Why We Don’t Do All Inclusive Resorts
When we took our first trip overseas in 2008 it was a destination wedding on a big resort. I looked at the resort accommodations where the wedding party and basically everyone else was staying and figured it would cost us about $500 a night to stay there ($345 plus an extra $145 per night to have the kids with us.) Even with meals and entertainment thrown in, this seemed ridiculous so I started looking outside the resort.
The Conchal Hotel down the road had 10 rooms around an outdoor pool and an open sided 3-story central office/lounge/dining room with a palapa roof. A double room was $90 a night with breakfast every morning and within walking distance of the big resort and the ocean. The bar on the second floor was on your honor. The owner himself picked us up from the airport and showed us around. It was small and personal, and we loved it so much my husband started talking about living there.
The price difference was the first issue, but the contrast between these two options is what got me curious. Why do people flock to all-inclusive resorts? I think it’s the ease of having everything in one place; the food is there, the swim-up bar is there, the entertainment is there every night. Everyone speaks English and is there for the sole purpose of helping you. There are luxury spas and restaurants of various kinds. If you decide you want to go to an outside location you tell the desk and they arrange it and then transport you there and back. It seems like you can find just about anything you want on a resort, making it a neat little package-but is that what you came all this way for?
I prefer slightly messy travel where I choose where to sleep and what to eat and how to get around myself. It takes a lot of research and planning, but I learn about the destination in the process too. If I’m going to go all the way to another country I want to see it, not just the polished tourist presentation but the gritty everyday stuff.
Here are a few of the things that make us incompatible with the safe confinement of a resort:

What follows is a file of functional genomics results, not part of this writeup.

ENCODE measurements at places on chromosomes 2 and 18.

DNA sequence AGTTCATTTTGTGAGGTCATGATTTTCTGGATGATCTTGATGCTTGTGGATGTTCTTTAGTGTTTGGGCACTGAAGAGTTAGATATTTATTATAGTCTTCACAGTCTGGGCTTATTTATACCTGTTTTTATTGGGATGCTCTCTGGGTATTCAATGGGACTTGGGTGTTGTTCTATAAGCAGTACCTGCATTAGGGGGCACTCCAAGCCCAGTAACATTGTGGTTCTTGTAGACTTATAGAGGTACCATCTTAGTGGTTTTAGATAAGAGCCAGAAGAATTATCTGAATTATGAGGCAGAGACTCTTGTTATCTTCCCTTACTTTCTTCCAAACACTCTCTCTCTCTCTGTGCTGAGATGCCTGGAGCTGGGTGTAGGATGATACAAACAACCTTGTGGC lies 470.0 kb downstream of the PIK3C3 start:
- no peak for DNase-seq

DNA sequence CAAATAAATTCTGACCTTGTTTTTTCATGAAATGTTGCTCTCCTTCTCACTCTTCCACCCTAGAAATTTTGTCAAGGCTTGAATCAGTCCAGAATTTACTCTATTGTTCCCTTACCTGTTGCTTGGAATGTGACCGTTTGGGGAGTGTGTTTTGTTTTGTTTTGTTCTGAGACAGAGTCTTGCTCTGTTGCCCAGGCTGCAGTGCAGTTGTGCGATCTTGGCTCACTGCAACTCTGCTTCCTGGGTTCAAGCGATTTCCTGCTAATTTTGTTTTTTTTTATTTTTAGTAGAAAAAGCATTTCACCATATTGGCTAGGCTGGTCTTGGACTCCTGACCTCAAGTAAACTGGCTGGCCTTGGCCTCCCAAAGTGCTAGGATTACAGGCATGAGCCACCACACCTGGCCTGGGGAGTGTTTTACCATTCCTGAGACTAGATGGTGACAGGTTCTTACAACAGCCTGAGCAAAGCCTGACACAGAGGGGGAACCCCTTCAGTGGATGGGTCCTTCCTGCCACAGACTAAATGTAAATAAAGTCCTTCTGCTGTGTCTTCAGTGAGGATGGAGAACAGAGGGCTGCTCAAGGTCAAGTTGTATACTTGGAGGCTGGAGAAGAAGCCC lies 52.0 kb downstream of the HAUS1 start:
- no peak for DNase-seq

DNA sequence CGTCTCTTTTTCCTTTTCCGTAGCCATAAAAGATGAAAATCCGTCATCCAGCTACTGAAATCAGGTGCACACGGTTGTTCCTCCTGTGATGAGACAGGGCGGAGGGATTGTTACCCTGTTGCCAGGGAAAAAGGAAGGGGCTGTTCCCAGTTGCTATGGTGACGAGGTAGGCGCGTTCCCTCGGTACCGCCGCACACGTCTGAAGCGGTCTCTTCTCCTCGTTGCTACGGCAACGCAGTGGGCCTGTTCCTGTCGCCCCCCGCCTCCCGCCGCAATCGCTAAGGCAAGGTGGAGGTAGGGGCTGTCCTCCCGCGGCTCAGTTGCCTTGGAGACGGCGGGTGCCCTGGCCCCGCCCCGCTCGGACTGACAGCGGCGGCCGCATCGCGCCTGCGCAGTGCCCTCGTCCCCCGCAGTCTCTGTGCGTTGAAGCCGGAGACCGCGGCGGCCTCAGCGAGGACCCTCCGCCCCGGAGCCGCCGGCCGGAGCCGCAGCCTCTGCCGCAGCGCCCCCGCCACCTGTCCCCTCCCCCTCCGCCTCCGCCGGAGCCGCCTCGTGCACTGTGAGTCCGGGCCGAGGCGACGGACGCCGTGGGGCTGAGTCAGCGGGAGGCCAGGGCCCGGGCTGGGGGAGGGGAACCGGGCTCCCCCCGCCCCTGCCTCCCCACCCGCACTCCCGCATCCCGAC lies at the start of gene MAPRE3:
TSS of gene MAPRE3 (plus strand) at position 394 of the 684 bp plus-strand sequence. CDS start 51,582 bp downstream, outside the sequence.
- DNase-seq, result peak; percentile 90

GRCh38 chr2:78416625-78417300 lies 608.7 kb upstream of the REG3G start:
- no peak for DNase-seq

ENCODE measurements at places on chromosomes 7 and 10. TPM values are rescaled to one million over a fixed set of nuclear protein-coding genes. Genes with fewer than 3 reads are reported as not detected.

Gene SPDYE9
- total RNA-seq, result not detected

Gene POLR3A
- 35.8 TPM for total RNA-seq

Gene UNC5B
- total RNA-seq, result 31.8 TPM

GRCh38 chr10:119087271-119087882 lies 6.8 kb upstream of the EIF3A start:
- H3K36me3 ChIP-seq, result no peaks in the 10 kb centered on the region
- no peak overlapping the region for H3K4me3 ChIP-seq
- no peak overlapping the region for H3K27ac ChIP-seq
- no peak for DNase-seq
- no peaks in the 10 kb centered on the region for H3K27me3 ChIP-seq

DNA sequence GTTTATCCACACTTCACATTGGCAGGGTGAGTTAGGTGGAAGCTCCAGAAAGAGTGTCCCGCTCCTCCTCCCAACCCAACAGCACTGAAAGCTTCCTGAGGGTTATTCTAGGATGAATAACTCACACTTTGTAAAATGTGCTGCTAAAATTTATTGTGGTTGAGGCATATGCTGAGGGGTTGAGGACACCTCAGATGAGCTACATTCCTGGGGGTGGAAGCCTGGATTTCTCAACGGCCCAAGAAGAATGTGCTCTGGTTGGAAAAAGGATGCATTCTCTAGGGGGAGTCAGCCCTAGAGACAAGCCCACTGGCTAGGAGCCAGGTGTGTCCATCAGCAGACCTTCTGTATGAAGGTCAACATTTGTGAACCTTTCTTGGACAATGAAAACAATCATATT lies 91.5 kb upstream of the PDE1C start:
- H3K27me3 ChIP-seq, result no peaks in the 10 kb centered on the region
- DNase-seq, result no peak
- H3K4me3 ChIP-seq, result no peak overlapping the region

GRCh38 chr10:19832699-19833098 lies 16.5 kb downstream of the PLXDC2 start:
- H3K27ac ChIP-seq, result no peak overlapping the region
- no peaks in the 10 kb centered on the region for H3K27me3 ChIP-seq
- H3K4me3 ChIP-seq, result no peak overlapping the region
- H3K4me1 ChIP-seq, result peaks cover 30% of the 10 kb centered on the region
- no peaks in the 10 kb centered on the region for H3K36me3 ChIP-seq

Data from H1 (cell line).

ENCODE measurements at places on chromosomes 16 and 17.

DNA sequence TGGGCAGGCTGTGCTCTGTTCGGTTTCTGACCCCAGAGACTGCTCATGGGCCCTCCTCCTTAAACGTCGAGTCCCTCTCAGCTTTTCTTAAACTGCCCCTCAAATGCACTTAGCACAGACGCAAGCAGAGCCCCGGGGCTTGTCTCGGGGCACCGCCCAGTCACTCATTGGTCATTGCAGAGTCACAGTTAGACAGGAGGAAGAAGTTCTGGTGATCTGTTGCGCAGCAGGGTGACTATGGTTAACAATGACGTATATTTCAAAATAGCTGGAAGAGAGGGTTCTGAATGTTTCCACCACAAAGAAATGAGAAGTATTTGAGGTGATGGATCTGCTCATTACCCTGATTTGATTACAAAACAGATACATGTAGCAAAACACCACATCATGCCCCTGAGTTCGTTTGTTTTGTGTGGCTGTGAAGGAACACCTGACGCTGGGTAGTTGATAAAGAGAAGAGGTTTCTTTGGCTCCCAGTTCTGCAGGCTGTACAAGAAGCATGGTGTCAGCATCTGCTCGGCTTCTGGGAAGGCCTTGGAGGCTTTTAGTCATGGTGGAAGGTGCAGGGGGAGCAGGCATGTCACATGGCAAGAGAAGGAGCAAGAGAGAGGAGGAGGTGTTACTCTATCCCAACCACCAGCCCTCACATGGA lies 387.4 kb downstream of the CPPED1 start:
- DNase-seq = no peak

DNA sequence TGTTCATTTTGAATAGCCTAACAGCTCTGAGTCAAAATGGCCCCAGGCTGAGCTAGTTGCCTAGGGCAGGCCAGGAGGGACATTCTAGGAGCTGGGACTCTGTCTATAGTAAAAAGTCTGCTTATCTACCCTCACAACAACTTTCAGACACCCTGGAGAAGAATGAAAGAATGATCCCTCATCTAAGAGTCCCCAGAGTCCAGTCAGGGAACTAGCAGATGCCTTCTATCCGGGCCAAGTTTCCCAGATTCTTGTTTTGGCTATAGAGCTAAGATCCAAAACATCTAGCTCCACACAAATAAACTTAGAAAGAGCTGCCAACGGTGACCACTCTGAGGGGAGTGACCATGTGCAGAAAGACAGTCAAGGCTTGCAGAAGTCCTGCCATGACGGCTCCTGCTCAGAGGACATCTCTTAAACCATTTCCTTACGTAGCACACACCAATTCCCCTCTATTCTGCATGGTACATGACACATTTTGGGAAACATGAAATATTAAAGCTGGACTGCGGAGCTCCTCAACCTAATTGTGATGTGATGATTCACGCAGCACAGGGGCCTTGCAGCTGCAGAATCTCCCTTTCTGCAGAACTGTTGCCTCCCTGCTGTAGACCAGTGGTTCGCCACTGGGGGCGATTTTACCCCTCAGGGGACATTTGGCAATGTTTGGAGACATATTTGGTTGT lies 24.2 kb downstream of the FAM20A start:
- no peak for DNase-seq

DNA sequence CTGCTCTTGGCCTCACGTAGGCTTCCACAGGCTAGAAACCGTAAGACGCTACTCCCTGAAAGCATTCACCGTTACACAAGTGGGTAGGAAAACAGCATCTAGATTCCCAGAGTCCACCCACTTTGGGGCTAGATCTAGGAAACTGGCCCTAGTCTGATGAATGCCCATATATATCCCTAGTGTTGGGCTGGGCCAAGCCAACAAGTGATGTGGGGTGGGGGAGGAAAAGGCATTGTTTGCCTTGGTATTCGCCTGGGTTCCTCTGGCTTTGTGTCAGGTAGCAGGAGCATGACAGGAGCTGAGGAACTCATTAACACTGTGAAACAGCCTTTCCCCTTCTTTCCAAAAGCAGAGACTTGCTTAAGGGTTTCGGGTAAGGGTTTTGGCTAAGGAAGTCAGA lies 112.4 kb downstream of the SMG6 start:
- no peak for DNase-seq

1. We like to walk a lot, which enables us to look around better than speeding by closed up in a taxi or isolated high up in a tour bus. A small place also makes for a quick exit while some resorts are cities unto themselves.
2. We talk to people and pay attention to the day-to-day of the place we’re in. On a resort your interactions are limited to staff and guests. We watched local people come home from work on packed buses, children get out of school, pickup soccer games start up in the town square, and chickens and stray dogs wander under our feet.
3. We follow the local people to the grocery store and then cook some of our meals back in our kitchen. It saves money and it’s fun to see simple differences, such as what kind of fresh fruits and vegetables are piled in the produce section.
4. We eat local food without fear. The main dish of the Conchal Hotel’s breakfast every morning was gallo pinto made by local women-so good I still dream about it. We picked up fallen fruit along the roadside and brought it back to eat. The seafood in the restaurants was fresh caught and even the barbecue chicken pizza was amazing. The last thing I want when I travel is a burger and fries.
5. We travel to experience other cultures and see the world, not to be entertained. I want to see how people live and what the locals do on a regular night for entertainment. We do go on tours sometimes but I don’t want to see a show put on for me all day long.
Think I’m wrong? Let’s hear what kind of travel plans you like.
The experiences you have interacting with the local residents are priceless and worth more than any inconvinces you might encounter